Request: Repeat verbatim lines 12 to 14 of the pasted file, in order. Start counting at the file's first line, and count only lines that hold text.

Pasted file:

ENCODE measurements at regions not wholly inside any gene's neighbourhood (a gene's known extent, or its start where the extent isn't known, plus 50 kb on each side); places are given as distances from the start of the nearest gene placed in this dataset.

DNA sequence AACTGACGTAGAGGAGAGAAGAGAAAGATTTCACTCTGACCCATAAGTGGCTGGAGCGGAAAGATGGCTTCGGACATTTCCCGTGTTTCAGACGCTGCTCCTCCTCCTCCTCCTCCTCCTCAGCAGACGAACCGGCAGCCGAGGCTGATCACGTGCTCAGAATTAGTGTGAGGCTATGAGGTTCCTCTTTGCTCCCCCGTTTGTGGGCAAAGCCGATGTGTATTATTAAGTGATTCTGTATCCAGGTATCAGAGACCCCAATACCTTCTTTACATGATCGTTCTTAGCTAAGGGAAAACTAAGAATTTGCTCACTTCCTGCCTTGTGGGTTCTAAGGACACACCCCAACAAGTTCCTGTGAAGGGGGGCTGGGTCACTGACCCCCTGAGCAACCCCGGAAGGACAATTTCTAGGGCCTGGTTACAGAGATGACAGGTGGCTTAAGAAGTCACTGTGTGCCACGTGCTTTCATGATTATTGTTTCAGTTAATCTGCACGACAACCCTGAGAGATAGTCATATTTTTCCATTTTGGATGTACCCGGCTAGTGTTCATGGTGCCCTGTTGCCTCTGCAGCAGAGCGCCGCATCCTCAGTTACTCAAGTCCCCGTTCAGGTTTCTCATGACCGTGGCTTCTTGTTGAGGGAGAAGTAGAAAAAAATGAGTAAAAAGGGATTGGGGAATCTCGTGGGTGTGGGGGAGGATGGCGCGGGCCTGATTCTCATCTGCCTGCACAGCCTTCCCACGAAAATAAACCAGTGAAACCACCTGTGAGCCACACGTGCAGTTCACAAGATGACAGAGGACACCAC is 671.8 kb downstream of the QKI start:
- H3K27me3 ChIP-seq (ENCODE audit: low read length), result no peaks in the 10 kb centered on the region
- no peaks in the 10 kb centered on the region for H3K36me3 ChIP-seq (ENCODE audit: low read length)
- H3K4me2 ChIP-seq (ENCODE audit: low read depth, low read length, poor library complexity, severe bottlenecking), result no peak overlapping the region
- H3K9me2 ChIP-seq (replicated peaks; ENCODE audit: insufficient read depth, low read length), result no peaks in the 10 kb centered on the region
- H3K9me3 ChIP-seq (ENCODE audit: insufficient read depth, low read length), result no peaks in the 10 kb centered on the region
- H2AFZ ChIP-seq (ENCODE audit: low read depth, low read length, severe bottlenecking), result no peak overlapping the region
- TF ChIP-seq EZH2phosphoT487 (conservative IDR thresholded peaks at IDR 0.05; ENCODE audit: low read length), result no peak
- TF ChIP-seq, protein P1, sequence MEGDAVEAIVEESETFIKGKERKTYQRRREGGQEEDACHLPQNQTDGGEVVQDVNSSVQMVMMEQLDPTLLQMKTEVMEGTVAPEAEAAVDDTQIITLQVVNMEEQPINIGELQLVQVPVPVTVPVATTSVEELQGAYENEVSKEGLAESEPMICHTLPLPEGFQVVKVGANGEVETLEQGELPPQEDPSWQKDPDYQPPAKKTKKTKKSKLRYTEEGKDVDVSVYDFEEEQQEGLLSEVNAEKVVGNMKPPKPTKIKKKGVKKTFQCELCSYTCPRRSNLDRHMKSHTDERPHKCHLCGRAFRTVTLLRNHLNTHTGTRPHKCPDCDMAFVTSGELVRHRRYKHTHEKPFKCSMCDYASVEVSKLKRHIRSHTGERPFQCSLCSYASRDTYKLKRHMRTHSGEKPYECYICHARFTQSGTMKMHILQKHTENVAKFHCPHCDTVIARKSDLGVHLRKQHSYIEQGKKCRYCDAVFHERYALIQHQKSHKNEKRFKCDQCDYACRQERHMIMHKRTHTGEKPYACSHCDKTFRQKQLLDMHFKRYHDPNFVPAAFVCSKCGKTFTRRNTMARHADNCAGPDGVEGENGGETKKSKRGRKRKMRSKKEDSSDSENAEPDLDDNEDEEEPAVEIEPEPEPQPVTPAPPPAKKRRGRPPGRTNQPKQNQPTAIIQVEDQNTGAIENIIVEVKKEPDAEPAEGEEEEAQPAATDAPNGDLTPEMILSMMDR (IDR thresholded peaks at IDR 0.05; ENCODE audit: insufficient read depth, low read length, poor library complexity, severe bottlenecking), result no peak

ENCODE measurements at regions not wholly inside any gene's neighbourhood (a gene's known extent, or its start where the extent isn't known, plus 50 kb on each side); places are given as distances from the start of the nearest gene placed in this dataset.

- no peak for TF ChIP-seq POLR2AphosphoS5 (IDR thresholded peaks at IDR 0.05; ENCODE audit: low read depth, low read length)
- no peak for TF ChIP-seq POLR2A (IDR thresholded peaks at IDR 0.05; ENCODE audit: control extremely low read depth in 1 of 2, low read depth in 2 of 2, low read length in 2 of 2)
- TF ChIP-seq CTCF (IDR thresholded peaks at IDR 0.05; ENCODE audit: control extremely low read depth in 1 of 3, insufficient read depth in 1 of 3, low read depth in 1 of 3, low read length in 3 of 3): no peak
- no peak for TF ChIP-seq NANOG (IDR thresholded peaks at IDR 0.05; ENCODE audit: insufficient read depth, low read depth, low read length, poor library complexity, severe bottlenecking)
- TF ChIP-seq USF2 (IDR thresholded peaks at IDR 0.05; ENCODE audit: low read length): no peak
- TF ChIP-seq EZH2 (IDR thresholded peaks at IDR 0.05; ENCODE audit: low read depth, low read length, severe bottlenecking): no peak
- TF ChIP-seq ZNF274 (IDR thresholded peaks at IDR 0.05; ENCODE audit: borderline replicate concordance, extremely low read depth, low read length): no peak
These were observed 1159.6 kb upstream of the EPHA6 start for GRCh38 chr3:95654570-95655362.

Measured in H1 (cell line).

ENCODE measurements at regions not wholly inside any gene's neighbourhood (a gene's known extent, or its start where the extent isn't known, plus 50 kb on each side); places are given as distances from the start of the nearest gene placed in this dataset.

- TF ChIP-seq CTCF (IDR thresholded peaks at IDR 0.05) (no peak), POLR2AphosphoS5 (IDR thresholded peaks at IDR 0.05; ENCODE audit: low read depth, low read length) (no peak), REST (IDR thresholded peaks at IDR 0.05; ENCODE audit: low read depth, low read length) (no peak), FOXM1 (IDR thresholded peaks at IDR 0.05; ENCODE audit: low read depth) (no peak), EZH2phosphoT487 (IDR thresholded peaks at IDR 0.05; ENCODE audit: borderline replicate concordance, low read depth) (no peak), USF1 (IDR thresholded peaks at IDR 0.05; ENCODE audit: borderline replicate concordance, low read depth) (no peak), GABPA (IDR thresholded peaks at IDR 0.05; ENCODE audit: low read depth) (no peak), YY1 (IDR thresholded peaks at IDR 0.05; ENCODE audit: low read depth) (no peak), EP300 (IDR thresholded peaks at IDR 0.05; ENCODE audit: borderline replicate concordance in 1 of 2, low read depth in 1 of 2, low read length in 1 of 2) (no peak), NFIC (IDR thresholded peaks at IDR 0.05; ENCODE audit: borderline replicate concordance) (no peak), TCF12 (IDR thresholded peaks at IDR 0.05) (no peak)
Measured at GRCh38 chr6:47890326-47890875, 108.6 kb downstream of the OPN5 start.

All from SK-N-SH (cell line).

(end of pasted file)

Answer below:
- no peak for TF ChIP-seq POLR2AphosphoS5 (IDR thresholded peaks at IDR 0.05; ENCODE audit: low read depth, low read length)
- no peak for TF ChIP-seq POLR2A (IDR thresholded peaks at IDR 0.05; ENCODE audit: control extremely low read depth in 1 of 2, low read depth in 2 of 2, low read length in 2 of 2)
- TF ChIP-seq CTCF (IDR thresholded peaks at IDR 0.05; ENCODE audit: control extremely low read depth in 1 of 3, insufficient read depth in 1 of 3, low read depth in 1 of 3, low read length in 3 of 3): no peak